Keiko is perhaps the most unreliable of unreliable narrators in the entire canon of 21st-century literature — not because she lies to the reader or to herself, but because her perception of reality is utterly and irredeemably skewed. She makes this fact clear at the outset of the book.
“I was born into a normal family and lovingly brought up in a normal suburban residential area. But everyone thought I was a rather strange child.”
Keiko was a strange child indeed. She was a child who suggested the family cook and eat a dead bird she found at the local playground. She was a child who believed the best way to break up a schoolyard squabble was to brutally beat a little boy with a spade. She was a child who decided to diffuse a tense moment in the classroom by yanking down the teacher’s skirt and underwear.
“Then they held another teachers’ meeting and my mother was summoned again.
“‘I wonder why you can’t understand, Keiko…’ she muttered helplessly on the way home, hugging me to her. It seemed I’d done something wrong again, but I couldn’t for the life of me understand what was the problem.”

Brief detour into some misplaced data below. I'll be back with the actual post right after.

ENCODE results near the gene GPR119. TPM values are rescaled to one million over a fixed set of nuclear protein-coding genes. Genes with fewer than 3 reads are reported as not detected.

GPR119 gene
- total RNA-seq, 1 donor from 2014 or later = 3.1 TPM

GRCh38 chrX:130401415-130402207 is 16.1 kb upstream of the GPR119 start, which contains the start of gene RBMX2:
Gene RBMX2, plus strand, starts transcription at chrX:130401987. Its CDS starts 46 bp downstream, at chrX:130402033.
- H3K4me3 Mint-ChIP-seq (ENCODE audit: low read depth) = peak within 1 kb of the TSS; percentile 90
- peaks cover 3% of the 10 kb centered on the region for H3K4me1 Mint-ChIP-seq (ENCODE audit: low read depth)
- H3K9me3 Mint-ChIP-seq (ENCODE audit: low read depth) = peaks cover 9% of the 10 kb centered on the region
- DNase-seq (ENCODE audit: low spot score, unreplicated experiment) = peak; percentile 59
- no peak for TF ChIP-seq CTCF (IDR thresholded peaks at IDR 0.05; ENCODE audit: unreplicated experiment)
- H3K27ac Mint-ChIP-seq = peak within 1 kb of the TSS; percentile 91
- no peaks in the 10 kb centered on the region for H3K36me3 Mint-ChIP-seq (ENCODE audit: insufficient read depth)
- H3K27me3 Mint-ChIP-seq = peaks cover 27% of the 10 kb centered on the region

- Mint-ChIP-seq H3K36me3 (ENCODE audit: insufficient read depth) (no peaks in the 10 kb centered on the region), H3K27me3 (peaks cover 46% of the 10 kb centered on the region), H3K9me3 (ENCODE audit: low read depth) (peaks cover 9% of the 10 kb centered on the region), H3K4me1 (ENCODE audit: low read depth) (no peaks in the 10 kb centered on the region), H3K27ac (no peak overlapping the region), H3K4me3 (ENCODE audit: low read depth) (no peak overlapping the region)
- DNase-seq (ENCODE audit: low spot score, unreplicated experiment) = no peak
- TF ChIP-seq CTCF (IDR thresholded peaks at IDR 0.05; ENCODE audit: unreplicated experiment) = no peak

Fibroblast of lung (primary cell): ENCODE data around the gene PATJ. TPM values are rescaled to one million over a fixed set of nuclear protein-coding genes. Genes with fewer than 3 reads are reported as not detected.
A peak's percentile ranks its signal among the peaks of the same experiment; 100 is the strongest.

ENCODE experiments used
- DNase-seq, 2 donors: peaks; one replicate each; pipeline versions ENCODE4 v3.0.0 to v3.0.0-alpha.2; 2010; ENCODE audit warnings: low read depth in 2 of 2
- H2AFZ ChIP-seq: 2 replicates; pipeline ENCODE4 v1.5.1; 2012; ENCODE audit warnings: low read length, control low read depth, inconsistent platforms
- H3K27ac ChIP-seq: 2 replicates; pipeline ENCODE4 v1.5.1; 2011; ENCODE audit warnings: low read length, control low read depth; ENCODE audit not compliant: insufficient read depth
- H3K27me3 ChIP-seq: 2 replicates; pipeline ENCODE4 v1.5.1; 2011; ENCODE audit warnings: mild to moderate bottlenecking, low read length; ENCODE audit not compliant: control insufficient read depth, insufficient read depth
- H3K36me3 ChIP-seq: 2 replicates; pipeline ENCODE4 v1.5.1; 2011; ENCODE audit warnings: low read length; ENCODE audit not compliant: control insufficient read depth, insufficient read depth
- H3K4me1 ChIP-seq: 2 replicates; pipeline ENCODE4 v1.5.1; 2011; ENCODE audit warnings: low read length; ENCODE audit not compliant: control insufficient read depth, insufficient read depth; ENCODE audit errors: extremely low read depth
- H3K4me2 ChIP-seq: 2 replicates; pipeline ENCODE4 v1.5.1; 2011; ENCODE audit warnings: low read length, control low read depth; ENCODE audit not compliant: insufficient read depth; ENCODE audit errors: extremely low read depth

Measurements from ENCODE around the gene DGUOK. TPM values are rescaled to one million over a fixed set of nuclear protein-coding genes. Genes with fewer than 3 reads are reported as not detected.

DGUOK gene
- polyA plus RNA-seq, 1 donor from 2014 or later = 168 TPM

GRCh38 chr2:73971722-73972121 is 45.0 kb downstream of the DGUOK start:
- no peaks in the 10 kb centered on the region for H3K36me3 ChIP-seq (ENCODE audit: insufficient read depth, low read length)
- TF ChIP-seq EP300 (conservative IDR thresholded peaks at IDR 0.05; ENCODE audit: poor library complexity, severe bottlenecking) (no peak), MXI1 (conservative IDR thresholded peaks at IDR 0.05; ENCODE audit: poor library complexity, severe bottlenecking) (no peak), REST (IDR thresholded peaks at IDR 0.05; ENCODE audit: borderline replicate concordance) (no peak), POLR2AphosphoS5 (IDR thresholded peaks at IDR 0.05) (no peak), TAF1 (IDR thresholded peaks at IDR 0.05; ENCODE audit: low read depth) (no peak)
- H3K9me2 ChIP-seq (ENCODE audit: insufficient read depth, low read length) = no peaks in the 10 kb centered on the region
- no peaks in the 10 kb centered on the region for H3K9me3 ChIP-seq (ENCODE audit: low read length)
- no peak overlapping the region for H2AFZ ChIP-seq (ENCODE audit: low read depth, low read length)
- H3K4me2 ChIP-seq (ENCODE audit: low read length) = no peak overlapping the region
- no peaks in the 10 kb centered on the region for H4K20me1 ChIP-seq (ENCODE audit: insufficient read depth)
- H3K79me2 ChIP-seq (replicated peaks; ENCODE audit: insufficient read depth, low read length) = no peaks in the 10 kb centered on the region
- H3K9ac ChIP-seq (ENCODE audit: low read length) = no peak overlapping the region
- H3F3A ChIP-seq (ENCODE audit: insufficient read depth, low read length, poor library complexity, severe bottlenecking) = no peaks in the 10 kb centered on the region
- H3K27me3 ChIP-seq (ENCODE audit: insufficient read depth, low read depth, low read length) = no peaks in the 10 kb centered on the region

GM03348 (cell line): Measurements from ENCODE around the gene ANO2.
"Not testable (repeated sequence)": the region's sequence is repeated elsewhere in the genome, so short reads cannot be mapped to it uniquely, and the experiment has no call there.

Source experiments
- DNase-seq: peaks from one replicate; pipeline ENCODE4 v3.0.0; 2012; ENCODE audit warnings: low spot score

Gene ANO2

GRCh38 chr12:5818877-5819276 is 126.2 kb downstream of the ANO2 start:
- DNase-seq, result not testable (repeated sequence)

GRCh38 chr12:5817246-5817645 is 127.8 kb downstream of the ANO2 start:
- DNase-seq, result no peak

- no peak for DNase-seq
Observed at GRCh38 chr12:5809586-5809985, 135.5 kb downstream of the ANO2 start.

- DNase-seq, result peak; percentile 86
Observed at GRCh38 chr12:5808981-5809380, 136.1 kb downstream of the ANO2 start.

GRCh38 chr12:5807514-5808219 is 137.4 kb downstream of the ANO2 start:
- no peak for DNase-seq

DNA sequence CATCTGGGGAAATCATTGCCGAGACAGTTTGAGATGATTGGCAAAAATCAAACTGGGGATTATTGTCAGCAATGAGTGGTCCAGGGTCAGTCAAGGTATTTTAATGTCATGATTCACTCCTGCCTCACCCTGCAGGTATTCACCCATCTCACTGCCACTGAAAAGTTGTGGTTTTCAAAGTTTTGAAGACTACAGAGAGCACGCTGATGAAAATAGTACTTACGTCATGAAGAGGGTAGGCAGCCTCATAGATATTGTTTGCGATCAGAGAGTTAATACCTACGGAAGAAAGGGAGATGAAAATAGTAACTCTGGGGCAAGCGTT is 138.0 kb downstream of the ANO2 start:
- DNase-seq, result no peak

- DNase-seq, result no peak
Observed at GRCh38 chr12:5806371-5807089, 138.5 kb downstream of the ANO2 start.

The brilliance of Convenience Store Woman lies in the way these incidents gradually dissolve into the background of the story, forming a hazy mist of half-remembered details. As the plot unfolds, the reader forgets the odd things Keiko has done, just as Keiko has forgotten them over the years. Her regimented lifestyle and her quirky methods of interacting with people seem logical, reasonable, and — especially within the rigid, rule-bound world of the convenience store — socially acceptable. Until, that is, the other characters remind the reader that Keiko is not experiencing the world as they are, nor do they see Keiko as she sees herself. These stark moments flash across the page, only to quickly disappear. But each leaves behind a subtle stain on Keiko’s credibility that never quite fades.